September 14, 2015
Slack Vs. Hipchat: Which Works Best for Informal Learning?

Slack Vs. Hipchat: Which Works Best for Informal Learning?

By: Andrew Fayad

Full disclosure: At eLearning Mind, we love Slack. The platform allows us to easily talk between departments and helps to close the gap caused by having offices on opposite sides of the country. But we were also curious about Slack’s biggest competitor, Hipchat. When compared side-by-side, both have their pros and cons.

Both are methods for informal communication. Both make learning from colleagues easier than ever. But they might not be right for every business. Find out why informal learning and person-to-person communication is such a vital part of ELM culture.

Straight to the Source

One of the benefits both Slack and HipChat have going for them is the sheer efficiency factor involved. In more formal methods of training, learners have to hold onto their questions until the appointed time. With informal methods, learners can ask the right question at the right time–no waiting.

Consider how effective this strategy is when working between two departments. Sales has a question for the design department, and can ask a colleague directly within the Slack or Hipchat platform. Seamlessly organized by channel, Slack is a clear win for ELM, since the nature of our work requires collaboration between all departments. It’s no big deal to shoot a question over to one department, and have someone upload a document in response. Those questions and docs then become searchable for later recall, which cuts down on the time and frustration often associated with formal learning methods.

User Experience

We’ve heard the difference between Hipchat and Slack as the difference between a PC and a Mac: Most feel that Slack is much more user-friendly and offers a more intuitive experience overall. And, when adopting new technology in the workplace, user experience is among some of the most important factors to consider. You’ll have a hard time getting everyone on board if the service is confusing.

At ELM, we value transparency as one of the factors to our success, and with Slack, that transparency is built into the user experience. Everyone can see the questions and comments posted in any channel they follow, so everyone stays in the loop and feels equally connected. It helps break down some of the walls that can inhibit creative collaboration in typical formal meeting settings.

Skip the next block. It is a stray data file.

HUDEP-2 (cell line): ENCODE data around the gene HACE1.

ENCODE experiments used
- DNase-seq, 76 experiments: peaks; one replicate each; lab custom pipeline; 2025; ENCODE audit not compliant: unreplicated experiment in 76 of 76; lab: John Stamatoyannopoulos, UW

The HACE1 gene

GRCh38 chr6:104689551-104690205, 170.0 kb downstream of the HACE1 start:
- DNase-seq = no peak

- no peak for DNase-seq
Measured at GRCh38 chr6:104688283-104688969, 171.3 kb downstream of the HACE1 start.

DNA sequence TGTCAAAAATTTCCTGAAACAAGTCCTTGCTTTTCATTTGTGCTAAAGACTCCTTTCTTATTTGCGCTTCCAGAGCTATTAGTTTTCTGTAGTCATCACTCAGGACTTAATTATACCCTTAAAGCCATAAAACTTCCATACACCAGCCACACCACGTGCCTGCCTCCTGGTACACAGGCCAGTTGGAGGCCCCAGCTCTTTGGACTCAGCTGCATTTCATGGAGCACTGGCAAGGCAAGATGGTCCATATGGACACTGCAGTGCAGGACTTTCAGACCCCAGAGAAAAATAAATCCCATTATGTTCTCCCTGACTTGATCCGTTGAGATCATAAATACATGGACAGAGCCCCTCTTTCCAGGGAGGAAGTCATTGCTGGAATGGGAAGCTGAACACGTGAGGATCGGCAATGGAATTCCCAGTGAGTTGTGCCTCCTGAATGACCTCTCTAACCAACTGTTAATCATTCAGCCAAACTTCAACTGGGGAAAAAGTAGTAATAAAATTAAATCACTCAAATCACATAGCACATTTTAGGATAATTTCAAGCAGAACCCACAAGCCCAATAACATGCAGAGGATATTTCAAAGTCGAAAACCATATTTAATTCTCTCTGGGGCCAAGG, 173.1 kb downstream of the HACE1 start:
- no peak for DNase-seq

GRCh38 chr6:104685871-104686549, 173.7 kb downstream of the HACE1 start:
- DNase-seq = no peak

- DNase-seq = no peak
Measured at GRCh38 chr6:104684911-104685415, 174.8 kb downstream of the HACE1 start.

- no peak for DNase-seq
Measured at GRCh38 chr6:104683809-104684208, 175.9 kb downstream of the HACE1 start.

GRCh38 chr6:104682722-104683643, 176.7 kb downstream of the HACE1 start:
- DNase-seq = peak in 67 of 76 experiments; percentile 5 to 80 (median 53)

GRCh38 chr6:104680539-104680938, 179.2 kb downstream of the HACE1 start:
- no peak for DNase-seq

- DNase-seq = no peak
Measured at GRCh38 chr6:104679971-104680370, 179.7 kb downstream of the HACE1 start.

Cultural Caveat

We consider Slack a total win for ELM, and perhaps we are biased because we are an eLearning company, and that Slack is not necessarily right for every industry. When working in an industry with strict privacy standards (think medical or financial) it’s not appropriate to share via an open communication tool. Still, corporate social media networks on secure servers are a possibility–with the proper privacy considerations, of course.

In the end, it might not be about the platform, but the way in which they’re used. Both Slack and Hipchat allow users an informal way to communicate with colleagues, making learning an evergreen, ever-relevant, and everlasting process. After all, why call a long training meeting when a few sentences and a well-placed emoji will do?


Wesley Faulkner says:
September 14, 2015 at 3:04 pm
From what you said above: “We’ve heard the difference between Hipchat and Slack…”

It is hard to tell if you have even used HipChat. Is it possible for you to use it, then compare the two?

Amy Masters says:

Hi Wesley – thank you for your note. Some of us have used Hipchat. As a company, we use Slack. Would love to dig deeper into Hipchat.

Tweet us and we will walk you through everything you need to know. @HipChat

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